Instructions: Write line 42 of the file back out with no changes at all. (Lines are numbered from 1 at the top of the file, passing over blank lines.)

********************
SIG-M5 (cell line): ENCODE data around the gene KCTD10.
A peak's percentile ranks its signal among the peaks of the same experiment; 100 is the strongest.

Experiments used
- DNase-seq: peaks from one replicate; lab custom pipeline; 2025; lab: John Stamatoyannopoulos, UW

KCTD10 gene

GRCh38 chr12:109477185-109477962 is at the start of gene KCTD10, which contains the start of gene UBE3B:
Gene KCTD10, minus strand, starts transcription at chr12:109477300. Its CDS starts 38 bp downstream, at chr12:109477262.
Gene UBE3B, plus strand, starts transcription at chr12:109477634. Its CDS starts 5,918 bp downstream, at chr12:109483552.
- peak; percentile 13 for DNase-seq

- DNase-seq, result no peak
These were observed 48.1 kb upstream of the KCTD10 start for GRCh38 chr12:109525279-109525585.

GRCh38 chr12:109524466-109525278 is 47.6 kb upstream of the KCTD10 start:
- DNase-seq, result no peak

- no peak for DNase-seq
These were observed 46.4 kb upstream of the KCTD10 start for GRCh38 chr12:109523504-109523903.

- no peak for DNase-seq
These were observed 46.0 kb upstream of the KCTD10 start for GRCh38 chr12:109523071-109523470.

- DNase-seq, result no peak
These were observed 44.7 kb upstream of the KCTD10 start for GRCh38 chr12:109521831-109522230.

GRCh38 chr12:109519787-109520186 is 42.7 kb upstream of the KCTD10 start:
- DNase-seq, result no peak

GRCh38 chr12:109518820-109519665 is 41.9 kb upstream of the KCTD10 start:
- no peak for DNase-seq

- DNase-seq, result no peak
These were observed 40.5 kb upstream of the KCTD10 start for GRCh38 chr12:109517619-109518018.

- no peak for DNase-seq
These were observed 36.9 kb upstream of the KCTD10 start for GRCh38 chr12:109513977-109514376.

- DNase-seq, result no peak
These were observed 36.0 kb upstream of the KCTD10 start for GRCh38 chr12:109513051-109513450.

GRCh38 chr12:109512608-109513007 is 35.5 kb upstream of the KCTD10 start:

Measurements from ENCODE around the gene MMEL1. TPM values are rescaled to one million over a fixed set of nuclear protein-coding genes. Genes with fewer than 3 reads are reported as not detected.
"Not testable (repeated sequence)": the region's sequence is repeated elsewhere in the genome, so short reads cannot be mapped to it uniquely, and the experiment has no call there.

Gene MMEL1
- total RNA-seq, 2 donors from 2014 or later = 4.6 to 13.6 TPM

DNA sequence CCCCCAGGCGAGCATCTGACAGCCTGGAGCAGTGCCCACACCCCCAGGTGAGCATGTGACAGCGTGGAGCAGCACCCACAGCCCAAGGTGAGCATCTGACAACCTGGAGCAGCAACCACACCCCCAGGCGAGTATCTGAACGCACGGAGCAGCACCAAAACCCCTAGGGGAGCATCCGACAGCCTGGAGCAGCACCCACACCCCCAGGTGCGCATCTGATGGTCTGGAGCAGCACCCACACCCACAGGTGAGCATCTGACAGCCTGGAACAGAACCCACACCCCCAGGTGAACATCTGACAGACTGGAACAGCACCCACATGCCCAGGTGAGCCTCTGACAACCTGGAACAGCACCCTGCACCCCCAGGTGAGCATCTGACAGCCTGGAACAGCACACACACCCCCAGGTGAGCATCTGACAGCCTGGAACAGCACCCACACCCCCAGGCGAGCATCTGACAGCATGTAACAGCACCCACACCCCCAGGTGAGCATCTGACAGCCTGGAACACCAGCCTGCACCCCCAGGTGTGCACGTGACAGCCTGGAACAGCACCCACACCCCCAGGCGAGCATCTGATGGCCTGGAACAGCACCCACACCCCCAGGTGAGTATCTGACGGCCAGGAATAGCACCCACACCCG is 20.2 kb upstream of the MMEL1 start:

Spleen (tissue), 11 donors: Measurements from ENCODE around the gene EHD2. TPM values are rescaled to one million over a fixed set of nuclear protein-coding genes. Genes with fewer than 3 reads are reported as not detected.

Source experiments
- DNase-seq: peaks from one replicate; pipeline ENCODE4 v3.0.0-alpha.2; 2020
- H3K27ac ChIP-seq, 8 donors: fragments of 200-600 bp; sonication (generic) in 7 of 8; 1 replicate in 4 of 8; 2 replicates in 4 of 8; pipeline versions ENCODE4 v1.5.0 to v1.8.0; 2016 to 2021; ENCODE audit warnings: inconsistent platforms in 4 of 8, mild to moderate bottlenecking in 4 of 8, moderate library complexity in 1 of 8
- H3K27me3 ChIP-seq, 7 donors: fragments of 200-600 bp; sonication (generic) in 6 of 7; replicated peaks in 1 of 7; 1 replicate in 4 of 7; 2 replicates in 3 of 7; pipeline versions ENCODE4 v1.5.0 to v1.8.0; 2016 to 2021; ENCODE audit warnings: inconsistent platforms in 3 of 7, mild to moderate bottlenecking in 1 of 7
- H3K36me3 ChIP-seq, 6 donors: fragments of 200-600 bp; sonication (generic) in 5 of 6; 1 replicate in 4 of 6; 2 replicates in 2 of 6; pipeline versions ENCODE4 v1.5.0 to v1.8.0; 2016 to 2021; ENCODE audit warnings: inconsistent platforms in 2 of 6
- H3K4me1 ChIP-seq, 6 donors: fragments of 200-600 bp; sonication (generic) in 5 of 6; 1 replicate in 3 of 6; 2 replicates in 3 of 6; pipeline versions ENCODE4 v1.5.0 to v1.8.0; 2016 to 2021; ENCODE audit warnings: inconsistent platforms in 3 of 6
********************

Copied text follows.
- H3K4me1 ChIP-seq, 6 donors: fragments of 200-600 bp; sonication (generic) in 5 of 6; 1 replicate in 3 of 6; 2 replicates in 3 of 6; pipeline versions ENCODE4 v1.5.0 to v1.8.0; 2016 to 2021; ENCODE audit warnings: inconsistent platforms in 3 of 6